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Top 3 misconceptions about gold

One of the greatest barriers to people investing in the world’s longest-running medium exchange is, frankly, a lack of knowledge. The World Gold Council’s survey found that 66% of potential gold buyers don’t know enough about the precious metal to invest in it.

Isn’t that curious? Gold has been the go-to store of wealth for many through-out history - trusted even more than fiat currencies - and yet so many are put off due to a lack of knowledge.

Actually, I’m not surprised. When speaking to other fintechs about integrating with Goldex to gain access to our marketplace for allocated physical gold, there are three basic questions I face repeatedly:

  • How do you actually buy physical gold?
  • Isn’t gold niche? 
  • Can’t I just offer an ETF?

So let me share my answers to the most common questions - or misconceptions - surrounding gold.

1. When you buy gold it’s always physical gold

You want to invest in gold for the right reasons, quite often to hedge against inflation. However, 95% of the world’s gold businesses – especially banks – will automatically sell you unallocated gold. Unallocated gold is not gold that you own. It’s an “IOU some gold”. Surprising?

In reality, when you buy unallocated gold, you become a creditor of the bank and sit on their balance sheet, i.e. the bank owes you gold that you do not own. You cannot store the gold you’ve bought in a vault (or under the bed). Why? Because you haven’t actually bought physical gold (more on that in point 3 below). 

There really is only one solution to the conundrum. If you want to buy gold that legally belongs to you, buy allocated physical gold. If the bank, dealer or even Goldex were to fail, the gold would still legally belong to you. 

With Basel III coming into effect in the UK in 2023, the prevalence of unallocated gold will vastly diminish in favour of allocated gold.

2. Gold is a niche industry

Let’s look at the allocated physical gold market. Every single day, £4.5bn of allocated physical gold is traded in London alone. It’s worth stating again – four point five billion pounds’ worth of physical metal, just in London. Every day.

Here’s another huge number: according to The World Gold Council, at the end of 2020 there was a total of 201,296 tonnes of mined gold in existence, i.e. gold that is above ground. At today’s value (US$57.85 per gram – July 28th ’21), that gold is worth just over US$10.56 trillion.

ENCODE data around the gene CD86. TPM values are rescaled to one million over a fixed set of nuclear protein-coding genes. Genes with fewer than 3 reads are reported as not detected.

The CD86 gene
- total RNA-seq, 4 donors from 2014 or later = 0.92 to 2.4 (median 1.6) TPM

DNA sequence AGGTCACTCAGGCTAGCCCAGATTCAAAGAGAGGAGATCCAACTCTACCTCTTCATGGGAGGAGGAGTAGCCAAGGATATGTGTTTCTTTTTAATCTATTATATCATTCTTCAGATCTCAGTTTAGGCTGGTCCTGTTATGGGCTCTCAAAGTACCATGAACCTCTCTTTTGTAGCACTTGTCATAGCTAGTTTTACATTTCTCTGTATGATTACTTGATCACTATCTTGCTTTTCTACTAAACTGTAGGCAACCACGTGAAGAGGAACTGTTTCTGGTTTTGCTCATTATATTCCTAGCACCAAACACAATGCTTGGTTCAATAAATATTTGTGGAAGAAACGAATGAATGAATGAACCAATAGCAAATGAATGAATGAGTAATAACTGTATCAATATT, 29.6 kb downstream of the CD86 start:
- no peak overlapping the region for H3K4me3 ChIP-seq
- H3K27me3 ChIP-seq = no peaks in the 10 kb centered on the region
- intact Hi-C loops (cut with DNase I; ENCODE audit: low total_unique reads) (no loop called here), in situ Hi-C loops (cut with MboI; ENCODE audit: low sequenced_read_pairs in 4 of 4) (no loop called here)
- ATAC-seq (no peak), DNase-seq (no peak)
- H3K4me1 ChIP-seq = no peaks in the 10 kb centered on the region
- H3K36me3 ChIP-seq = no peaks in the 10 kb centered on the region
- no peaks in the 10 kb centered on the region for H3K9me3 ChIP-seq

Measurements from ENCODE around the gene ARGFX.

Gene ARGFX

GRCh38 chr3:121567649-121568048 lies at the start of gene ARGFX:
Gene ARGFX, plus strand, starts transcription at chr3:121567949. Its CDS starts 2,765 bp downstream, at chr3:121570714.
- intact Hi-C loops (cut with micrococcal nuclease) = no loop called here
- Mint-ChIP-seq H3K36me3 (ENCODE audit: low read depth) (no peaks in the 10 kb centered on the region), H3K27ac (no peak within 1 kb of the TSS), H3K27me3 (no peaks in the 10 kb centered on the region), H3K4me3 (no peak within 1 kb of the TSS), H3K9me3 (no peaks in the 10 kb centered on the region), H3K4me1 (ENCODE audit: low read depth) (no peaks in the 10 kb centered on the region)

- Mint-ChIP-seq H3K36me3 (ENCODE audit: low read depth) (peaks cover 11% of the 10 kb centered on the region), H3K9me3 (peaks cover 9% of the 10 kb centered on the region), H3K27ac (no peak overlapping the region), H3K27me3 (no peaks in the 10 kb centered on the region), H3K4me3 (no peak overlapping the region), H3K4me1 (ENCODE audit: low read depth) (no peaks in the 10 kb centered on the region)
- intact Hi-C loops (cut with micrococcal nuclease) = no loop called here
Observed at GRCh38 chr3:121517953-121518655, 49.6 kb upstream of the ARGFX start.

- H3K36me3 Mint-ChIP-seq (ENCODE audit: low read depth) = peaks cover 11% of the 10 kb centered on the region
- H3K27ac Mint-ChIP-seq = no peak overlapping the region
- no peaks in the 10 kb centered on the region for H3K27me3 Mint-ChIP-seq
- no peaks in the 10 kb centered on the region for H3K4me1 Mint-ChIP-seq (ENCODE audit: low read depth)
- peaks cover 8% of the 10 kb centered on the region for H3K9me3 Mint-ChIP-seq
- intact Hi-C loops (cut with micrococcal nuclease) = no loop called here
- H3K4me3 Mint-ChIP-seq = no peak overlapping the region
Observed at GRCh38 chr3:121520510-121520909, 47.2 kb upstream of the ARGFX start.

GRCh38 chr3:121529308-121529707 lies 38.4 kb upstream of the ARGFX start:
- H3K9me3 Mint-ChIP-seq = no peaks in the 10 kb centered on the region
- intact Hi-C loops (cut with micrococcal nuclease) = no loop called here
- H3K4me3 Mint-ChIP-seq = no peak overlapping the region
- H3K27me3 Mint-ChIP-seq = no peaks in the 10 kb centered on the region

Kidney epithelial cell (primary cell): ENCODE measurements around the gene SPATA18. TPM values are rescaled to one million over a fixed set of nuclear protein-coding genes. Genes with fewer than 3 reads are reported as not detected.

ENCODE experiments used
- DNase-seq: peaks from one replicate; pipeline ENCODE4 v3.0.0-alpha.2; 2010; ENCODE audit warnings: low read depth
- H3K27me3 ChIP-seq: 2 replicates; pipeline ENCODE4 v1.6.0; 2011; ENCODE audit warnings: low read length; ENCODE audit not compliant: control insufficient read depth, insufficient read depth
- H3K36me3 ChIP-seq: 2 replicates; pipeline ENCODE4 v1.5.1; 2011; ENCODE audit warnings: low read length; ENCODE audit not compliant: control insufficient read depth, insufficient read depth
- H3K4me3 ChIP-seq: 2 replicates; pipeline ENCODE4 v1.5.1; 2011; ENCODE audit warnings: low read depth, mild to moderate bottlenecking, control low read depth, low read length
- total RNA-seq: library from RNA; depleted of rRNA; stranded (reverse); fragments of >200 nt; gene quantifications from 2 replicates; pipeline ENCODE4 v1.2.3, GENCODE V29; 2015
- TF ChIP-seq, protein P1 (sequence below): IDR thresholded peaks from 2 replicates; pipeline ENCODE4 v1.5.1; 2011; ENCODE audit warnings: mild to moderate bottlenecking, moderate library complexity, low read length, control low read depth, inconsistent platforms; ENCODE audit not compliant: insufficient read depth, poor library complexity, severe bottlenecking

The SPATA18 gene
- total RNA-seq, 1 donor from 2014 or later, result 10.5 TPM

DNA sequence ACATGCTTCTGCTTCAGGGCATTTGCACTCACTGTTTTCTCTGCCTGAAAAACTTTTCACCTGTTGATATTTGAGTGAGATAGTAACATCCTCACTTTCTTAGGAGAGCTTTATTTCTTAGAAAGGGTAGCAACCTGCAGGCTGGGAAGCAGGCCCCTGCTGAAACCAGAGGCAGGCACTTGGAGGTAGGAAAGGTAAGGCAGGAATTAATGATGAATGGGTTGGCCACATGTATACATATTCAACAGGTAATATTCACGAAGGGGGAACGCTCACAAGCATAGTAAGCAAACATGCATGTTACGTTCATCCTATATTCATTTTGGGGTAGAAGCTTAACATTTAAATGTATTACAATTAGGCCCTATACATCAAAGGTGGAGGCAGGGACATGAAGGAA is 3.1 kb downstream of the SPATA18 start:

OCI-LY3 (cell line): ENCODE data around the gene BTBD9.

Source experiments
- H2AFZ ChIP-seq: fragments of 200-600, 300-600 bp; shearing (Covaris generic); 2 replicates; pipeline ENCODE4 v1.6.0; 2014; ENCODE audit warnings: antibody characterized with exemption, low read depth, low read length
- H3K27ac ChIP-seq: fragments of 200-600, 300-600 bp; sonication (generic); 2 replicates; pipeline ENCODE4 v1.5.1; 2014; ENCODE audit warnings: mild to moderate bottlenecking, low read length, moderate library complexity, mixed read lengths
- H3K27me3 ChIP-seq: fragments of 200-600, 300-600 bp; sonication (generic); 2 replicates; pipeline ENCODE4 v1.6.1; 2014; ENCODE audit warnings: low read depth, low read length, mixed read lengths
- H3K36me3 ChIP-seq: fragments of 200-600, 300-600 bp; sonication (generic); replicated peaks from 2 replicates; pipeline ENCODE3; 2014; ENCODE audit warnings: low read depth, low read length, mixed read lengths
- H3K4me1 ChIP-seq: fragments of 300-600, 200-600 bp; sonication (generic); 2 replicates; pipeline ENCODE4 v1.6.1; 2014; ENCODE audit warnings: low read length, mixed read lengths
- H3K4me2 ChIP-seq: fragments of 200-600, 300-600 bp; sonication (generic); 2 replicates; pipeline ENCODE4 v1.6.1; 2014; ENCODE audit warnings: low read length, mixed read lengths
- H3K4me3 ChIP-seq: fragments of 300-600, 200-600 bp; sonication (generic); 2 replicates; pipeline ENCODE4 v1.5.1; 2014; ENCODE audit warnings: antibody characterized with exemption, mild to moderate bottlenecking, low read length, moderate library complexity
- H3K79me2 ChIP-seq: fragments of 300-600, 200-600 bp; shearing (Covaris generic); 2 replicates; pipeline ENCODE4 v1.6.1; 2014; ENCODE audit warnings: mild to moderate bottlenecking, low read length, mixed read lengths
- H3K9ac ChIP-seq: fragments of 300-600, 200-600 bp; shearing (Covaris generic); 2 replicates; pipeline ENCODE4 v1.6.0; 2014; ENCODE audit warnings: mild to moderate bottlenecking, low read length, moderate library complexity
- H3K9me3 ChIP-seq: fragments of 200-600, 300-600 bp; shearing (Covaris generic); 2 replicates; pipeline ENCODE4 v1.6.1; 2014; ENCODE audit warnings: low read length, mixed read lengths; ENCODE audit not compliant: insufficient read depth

Bear in mind that the USA’s GDP for 2020 came to US$20.93 trillion, just over double. Even more striking is when you compare the US$10.56 trillion valuation of mined gold to the value of all Bitcoin in circulation: US$653 billion. Mined gold is worth more than 16 times all of the Bitcoin out there.

Consider also that most sources estimate the remaining gold in the ground, yet to be mined, at just over 50,000 tonnes. Gold is finite and can’t be reproduced (alas) and, hence, justifies its position as the ultimate store of wealth.

 3. Gold ETFs are as good as physical gold

Gaining access to allocated physical gold has historically been the preserve of the privileged few. As a result, when it’s hard to access an asset, derivative forms of it are created that provide the buyer with exposure. It’s the same story with gold. Due to the difficulty financial companies face in offering access to allocated physical gold to their retail customers, they’ve naturally rolled out derivative products instead.

However, as discussed with unallocated physical gold above, buying an ETF, gold-backed crypto or any other derivative only gets you exposure to the metal. The purchase does not provide ownership of physical gold. Furthermore, remember this – if the issuer of the ETF fails, the investor’s money is lost. That’s not the case when you legally own the metal. Think of an ETF as aspartame and allocated gold as sugar. One imitates the other but is clearly not the same thing.

Do you have any other questions about the gold? Leave a comment or get in touch.

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Sylvia Carrasco

Sylvia Carrasco

Founder and CEO

Goldex

Member since

13 Oct

Location

London

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This post is from a series of posts in the group:

Fintech

Fintech discussions and conversations around the development of fintech.


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